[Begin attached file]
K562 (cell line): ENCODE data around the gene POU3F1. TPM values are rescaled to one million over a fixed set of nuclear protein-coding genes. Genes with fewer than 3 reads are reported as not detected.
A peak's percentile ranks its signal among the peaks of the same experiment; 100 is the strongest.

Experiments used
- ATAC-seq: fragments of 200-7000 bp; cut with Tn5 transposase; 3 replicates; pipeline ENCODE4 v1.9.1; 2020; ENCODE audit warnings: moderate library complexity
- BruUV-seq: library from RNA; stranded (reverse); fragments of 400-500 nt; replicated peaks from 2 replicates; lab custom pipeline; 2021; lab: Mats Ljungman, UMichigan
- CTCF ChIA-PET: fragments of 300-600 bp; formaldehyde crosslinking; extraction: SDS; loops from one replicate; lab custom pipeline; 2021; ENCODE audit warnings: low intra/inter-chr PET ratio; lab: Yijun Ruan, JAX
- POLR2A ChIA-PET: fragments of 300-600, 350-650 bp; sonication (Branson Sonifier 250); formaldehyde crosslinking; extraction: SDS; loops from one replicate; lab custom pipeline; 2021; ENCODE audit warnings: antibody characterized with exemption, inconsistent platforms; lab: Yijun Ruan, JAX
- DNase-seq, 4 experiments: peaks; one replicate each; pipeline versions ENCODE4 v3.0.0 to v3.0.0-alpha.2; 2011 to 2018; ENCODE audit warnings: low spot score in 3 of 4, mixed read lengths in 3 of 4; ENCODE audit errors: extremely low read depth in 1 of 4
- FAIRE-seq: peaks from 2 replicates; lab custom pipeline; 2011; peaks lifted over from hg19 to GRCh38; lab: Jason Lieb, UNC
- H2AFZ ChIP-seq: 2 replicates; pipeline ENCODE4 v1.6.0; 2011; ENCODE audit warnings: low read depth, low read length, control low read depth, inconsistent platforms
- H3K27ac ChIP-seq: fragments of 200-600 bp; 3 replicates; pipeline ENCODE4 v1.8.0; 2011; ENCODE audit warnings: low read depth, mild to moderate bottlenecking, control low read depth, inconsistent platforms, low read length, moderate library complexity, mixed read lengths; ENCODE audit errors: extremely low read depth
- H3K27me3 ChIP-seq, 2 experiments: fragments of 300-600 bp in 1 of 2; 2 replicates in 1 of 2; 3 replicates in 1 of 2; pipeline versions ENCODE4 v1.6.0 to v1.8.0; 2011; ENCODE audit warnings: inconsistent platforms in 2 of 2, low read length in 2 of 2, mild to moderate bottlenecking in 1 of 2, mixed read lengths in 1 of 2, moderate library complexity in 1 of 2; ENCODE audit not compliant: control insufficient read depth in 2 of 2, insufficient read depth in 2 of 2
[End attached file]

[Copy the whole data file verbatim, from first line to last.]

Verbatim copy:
K562 (cell line): ENCODE data around the gene POU3F1. TPM values are rescaled to one million over a fixed set of nuclear protein-coding genes. Genes with fewer than 3 reads are reported as not detected.
A peak's percentile ranks its signal among the peaks of the same experiment; 100 is the strongest.

Experiments used
- ATAC-seq: fragments of 200-7000 bp; cut with Tn5 transposase; 3 replicates; pipeline ENCODE4 v1.9.1; 2020; ENCODE audit warnings: moderate library complexity
- BruUV-seq: library from RNA; stranded (reverse); fragments of 400-500 nt; replicated peaks from 2 replicates; lab custom pipeline; 2021; lab: Mats Ljungman, UMichigan
- CTCF ChIA-PET: fragments of 300-600 bp; formaldehyde crosslinking; extraction: SDS; loops from one replicate; lab custom pipeline; 2021; ENCODE audit warnings: low intra/inter-chr PET ratio; lab: Yijun Ruan, JAX
- POLR2A ChIA-PET: fragments of 300-600, 350-650 bp; sonication (Branson Sonifier 250); formaldehyde crosslinking; extraction: SDS; loops from one replicate; lab custom pipeline; 2021; ENCODE audit warnings: antibody characterized with exemption, inconsistent platforms; lab: Yijun Ruan, JAX
- DNase-seq, 4 experiments: peaks; one replicate each; pipeline versions ENCODE4 v3.0.0 to v3.0.0-alpha.2; 2011 to 2018; ENCODE audit warnings: low spot score in 3 of 4, mixed read lengths in 3 of 4; ENCODE audit errors: extremely low read depth in 1 of 4
- FAIRE-seq: peaks from 2 replicates; lab custom pipeline; 2011; peaks lifted over from hg19 to GRCh38; lab: Jason Lieb, UNC
- H2AFZ ChIP-seq: 2 replicates; pipeline ENCODE4 v1.6.0; 2011; ENCODE audit warnings: low read depth, low read length, control low read depth, inconsistent platforms
- H3K27ac ChIP-seq: fragments of 200-600 bp; 3 replicates; pipeline ENCODE4 v1.8.0; 2011; ENCODE audit warnings: low read depth, mild to moderate bottlenecking, control low read depth, inconsistent platforms, low read length, moderate library complexity, mixed read lengths; ENCODE audit errors: extremely low read depth
- H3K27me3 ChIP-seq, 2 experiments: fragments of 300-600 bp in 1 of 2; 2 replicates in 1 of 2; 3 replicates in 1 of 2; pipeline versions ENCODE4 v1.6.0 to v1.8.0; 2011; ENCODE audit warnings: inconsistent platforms in 2 of 2, low read length in 2 of 2, mild to moderate bottlenecking in 1 of 2, mixed read lengths in 1 of 2, moderate library complexity in 1 of 2; ENCODE audit not compliant: control insufficient read depth in 2 of 2, insufficient read depth in 2 of 2